Environmentalists have been chiding us for decades: You can’t throw something “away.” Whether they’re just out of our sight or hundreds of miles distant, the things we consume and discard have an environmental impact.
Landscape architect and Illinois Institute of Technology professor Conor O’Shea sees a similar misconception in urbanism. There’s no such thing as “outside the city,” he believes. From the titan skyscrapers of the Loop in O’Shea’s native Chicago, to the city’s bungalow belt, cul-de-sac suburbia, and warehouse exurbs bleeding into oceans of cropland, it’s all one urban ecosystem. Even if designers tend to tune out as soon as they’ve driven past their farthest-flung project.”Most Chicago designers are just redesigning the central business district over and over and over again, then referencing [Daniel] Burnham, which is ironic because he understood the economics and infrastructural realities of his time,” he says. O’Shea has set his sights further afield, to the collar of exurban counties surrounding Chicago, the “front line of urbanization” where “America’s heartland meets low-density residential growth.”
“I don’t think of the suburbs as ‘other,’” O’Shea says.
These rail-freight and agriculture corridors, ubiquitous but overlooked, tell the hidden story of the central cities they support, and the globalized economy required to make it all happen. (An early indication for O’Shea that he was onto something with this research: The port of New York, in New Jersey, is the same size as Manhattan.)
In Chicago, these logistical areas contain the nation’s third-largest shipping-container port; U.S. container freight is forecasted to more than double by 2030. The inland shipping district abuts both nutrient-depleted farmland and booming suburbs in places like DeKalb and Kankakee counties.
O’Shea’s “Logistical Ecologies” (featured at the 2015 Chicago Architecture Biennial) examines these critical, omnipresent and totally ignored landscapes, and integrates seemingly opposed front-stage/back-stage areas into a network of mixed-use communities that meld restored native landscapes with hybrid shipping infrastructure. It is a long-term land-use plan looking 85 years into the future, by one of the biennial’s brightest phenoms (O’Shea is only 30 years old).
“Logistical Ecologies” has three phases. First, O’Shea and his firm Hinterlands focus on the biodiversity, hydrology, and soil quality of the exurban counties. Prairies and river basins are burned and reseeded with milkweed, depleted cropland is allowed to grow wild, and (most importantly) bison are reintroduced. Their grazing (and subsequent 100-percent organic fertilizer) returns nutrients to the ground, replenishing soil that’s been punished by decades of intensive farming.
Next, the site is developed, weaving grain elevators, shipping warehouses, and rail lines with typical residential, commercial, and institutional buildings. For the biennial, O’Shea and his team depicted the buildings as layers of austere, cantilevered rectangles—probably meant for architectural audiences rather than suburban residents. But beyond the aesthetics (which could change), the communities knit together atomized functions often segregated by suburban living: home, work, recreation, and nature.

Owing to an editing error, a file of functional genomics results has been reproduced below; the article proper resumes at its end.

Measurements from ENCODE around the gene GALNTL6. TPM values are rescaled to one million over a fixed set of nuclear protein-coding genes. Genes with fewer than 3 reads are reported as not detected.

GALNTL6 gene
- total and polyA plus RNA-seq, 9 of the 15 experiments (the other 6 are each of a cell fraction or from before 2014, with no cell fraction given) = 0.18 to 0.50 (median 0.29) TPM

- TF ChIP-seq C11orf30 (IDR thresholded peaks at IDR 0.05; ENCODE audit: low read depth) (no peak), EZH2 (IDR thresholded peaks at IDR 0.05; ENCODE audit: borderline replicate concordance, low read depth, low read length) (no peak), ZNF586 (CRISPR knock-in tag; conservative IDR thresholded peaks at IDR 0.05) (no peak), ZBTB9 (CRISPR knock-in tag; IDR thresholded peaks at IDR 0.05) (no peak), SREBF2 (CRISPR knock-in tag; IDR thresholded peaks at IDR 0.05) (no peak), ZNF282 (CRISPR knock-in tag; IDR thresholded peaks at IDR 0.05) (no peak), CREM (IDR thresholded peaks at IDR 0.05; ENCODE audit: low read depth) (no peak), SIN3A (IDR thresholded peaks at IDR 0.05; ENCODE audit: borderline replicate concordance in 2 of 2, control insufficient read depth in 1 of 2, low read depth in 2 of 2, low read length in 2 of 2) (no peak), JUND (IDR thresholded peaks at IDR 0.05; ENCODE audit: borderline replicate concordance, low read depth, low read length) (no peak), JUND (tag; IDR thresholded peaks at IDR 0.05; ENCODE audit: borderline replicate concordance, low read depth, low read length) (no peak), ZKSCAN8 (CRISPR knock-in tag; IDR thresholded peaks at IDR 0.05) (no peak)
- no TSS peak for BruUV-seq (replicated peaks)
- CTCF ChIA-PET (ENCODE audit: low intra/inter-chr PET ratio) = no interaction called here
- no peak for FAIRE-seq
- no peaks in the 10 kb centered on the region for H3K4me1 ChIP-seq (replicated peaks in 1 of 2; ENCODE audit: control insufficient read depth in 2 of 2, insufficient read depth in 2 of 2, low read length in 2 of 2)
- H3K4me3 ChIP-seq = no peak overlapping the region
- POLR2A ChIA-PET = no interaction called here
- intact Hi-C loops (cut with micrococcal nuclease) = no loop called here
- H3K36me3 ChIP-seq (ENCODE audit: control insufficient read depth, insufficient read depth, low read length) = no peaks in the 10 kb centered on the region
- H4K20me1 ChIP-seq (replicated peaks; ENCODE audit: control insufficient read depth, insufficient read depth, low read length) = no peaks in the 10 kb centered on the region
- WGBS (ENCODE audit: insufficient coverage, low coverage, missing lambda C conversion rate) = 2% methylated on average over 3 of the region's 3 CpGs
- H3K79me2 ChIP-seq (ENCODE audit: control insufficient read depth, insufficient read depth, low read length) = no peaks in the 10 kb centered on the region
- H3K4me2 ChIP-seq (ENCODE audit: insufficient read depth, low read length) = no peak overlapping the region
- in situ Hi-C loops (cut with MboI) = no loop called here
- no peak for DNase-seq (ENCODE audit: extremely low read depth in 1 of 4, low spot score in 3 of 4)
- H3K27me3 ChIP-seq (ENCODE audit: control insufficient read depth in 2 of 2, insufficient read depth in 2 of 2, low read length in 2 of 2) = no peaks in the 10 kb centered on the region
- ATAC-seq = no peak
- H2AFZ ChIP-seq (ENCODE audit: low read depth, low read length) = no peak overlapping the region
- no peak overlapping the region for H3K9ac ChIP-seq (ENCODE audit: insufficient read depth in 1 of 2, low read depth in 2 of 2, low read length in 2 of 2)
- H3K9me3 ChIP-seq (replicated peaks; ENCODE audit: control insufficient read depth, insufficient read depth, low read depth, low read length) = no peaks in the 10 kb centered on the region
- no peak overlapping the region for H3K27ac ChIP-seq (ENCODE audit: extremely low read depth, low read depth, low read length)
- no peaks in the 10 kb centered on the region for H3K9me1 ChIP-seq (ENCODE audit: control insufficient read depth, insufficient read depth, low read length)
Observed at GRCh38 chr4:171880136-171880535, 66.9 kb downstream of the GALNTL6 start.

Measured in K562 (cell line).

Finally, bison prairie is alternated with cropland at a 1:1 ratio.
If O’Shea can get all these pieces working together, the resulting development will bring people closer to the food cycle they’ve been shielded from by, ironically, the global logistics infrastructure that will also be proudly on display.
The model could be a radical change from the assumed cul-de-sac and strip mall lifestyle—something like an eco-friendly cross between a truck-stop and a suburban town center, with less familiar aesthetics. But the basic building blocks are nothing unusual. “’Logistical Ecologies’ identified a lot of things that are happening already: the bison, the prairie, the milkweed,” O’Shea says. “These aren’t things I’m inventing. I’m just saying they could be put back together differently.”
“Logistical Ecologies” is speculative architecture, but it is pragmatic about the global economic forces that make such a landscape possible. It largely accepts the prevalence of the automobile, and the inequities of the global economy that make it cheaper to manufacture jeans in Indonesia and ship them 10,000 miles to Chicago rather than to do it down the block.
Likewise, O’Shea isn’t particularly nostalgic about creating a self-contained series of walkable cities, per the New Urbanist (or old European) model. What’s more important to him is building a network of places across northeast Illinois that combine the region’s industry and ecology.
The most enticing feature of O’Shea’s proposal is what he calls “celebrity mega-fauna”: namely, the bison. He envisions sharp swaths of native prairie slicing through residential developments, where buffalo graze just beyond your patio. “The rents here are higher because you can see the bison,” he says. “It’s a landscape event that can drive real estate.” The animals’ presence could drive cultural programming, too (an annual bison-jerky festival, maybe?).
Broken down into its component parts, “Logistical Ecologies” actually follows a narrative that’s becoming well-worn. Landscape-driven industrial infrastructure remediation projects like Seattle’s Olympic Sculpture Park, the High Line, and Chicago’s 606 are already familiar, if decidedly urban, icons. O’Shea’s project just transports this method of uniting green landscapes with gray infrastructure into a new, suburban context, at a new scale.